Two-factor authentication (2FA) is an essential cyber security measure that can protect businesses from viruses, ransomware, and other attacks. Your cyber security consultancy service will confirm that 2FA can be a game-changer against these attacks, offering several benefits for businesses.
We’ll take a closer look at what 2FA is, its different kinds, and how it can help businesses stay safe online.
Two-factor Authentication (2FA)
Multifactor authentication (MFA) is a security process that uses multiple mutually exclusive authentication factors to establish a user’s true identity. Two-factor authentication uses two mutually exclusive elements to verify an account holder’s identity. A user will only receive access to the system after they provide two or more pieces of information that positively identify them.
The Importance of 2FA
If you use cyber security as a service, your provider more than likely recommends an extra layer of security that you can add to online accounts. Since It requires users to provide two pieces of evidence when logging in, such as a password and a code sent to their phone, it is much harder for attackers to gain access to accounts, even if they have stolen the password.
2FA is becoming increasingly common, especially for high-value accounts such as online banking or email. However, many businesses still aren’t using two-factor authentication, leaving them vulnerable to attacks.
A hacker can quickly access a system if they successfully trick users into giving them their credentials. They employ more complex phishing tactics to trick targets into disclosing sensitive information, such as passwords. Spear phishing attacks, for instance, are directed at C-suite executives and often incorporate publicly available data (like social media profiles) to appear more legitimate.
Types of 2FA
Two-factor authentication has three main categories:
|A Credential You Know||A credential You Have||Biometric Data|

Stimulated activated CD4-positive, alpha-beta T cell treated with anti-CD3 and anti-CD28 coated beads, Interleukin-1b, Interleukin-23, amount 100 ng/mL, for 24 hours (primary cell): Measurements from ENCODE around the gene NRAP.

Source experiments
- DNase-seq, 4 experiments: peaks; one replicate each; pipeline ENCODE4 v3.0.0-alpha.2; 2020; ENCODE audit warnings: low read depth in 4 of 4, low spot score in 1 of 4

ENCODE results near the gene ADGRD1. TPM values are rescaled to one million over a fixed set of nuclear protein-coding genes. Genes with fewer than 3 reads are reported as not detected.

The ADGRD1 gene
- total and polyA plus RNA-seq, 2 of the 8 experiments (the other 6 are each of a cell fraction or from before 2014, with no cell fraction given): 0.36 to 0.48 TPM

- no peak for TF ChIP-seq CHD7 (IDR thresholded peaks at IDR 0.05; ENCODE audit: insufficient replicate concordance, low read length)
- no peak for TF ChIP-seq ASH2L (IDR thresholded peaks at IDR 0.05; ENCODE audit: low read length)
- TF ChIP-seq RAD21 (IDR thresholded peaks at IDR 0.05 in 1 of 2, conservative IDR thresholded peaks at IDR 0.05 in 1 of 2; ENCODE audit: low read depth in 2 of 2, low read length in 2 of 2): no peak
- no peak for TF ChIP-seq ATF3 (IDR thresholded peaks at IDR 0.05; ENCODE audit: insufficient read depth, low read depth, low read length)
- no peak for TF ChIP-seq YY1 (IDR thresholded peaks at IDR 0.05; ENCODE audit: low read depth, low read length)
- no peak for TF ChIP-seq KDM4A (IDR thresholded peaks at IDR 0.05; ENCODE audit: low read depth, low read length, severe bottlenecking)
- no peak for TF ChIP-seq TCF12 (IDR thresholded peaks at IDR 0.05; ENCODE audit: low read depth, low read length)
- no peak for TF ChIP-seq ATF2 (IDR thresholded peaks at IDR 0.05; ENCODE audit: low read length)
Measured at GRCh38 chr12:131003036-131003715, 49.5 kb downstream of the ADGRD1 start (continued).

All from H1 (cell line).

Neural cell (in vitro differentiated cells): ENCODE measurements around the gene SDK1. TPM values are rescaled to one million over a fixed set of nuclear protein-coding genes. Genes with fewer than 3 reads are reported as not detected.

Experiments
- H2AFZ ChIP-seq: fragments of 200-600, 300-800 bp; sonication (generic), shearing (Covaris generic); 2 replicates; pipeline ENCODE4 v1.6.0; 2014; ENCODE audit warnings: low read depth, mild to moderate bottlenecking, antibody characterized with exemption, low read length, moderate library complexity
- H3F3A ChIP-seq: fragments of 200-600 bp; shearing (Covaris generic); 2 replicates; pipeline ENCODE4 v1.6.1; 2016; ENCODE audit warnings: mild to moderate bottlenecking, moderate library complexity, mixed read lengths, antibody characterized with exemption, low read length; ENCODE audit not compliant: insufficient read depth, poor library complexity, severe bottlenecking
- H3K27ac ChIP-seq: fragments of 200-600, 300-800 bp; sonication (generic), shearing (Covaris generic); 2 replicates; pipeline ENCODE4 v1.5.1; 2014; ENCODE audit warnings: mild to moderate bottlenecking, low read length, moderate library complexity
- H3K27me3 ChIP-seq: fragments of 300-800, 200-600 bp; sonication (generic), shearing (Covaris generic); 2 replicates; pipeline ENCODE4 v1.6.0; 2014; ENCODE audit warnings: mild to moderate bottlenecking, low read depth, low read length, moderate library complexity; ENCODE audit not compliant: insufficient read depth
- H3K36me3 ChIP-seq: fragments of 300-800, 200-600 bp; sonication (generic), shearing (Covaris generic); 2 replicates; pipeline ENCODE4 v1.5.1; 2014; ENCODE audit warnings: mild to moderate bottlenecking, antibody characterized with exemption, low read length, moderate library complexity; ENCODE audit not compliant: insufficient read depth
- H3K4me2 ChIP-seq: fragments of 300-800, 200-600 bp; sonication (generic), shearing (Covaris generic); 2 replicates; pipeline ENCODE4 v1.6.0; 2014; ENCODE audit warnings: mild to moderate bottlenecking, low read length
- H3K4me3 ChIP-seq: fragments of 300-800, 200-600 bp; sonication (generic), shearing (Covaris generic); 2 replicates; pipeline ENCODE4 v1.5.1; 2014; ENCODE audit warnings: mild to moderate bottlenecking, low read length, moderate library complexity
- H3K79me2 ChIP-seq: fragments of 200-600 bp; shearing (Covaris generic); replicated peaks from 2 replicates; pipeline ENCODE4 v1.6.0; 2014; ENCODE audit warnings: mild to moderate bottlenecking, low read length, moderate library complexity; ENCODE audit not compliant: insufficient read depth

|PasswordSecret PIN Number||Verification text, email, or callSecurity App or Token Smart Card||FingerprintVoice RecognitionFace Recognition|
There are several types of 2FA, but the most common are one-time passwords (OTPs) and time-based one-time passwords (TOTPs). Depending on your preferences or your business’s budget, your cyber security consultancy will recommend one of these 2FAs.
Special devices called hardware tokens create OTPs, while your cyber security support team will use software that generates TOTPs usually generated by a smartphone app.
2FA can be a nuisance for users, especially if they lose their phone or need to remember their password. However, users generally consider 2FA to be worth the inconvenience because it significantly increases security.
How 2FA Impacts Cyber Security
In the wake of high-profile cyber attacks such as WannaCry and NotPetya, businesses are increasingly turning to two-factor authentication (2FA) to protect their data. While 2FA is not foolproof for example, if an attacker obtains a user’s password and mobile device it can be a game-changer against specific attacks.
Two-factor authentication would likely have stopped WannaCry, as the malware only spread if users opened an infected email attachment without requiring additional authentication. In light of this attack, 2FA is now a non-negotiable component of your package if you outsource cyber security as a service.
There are, however, three ways that two-factor authentication impacts cybersecurity:
Two-Factor Authentication Provides An Added Layer of Security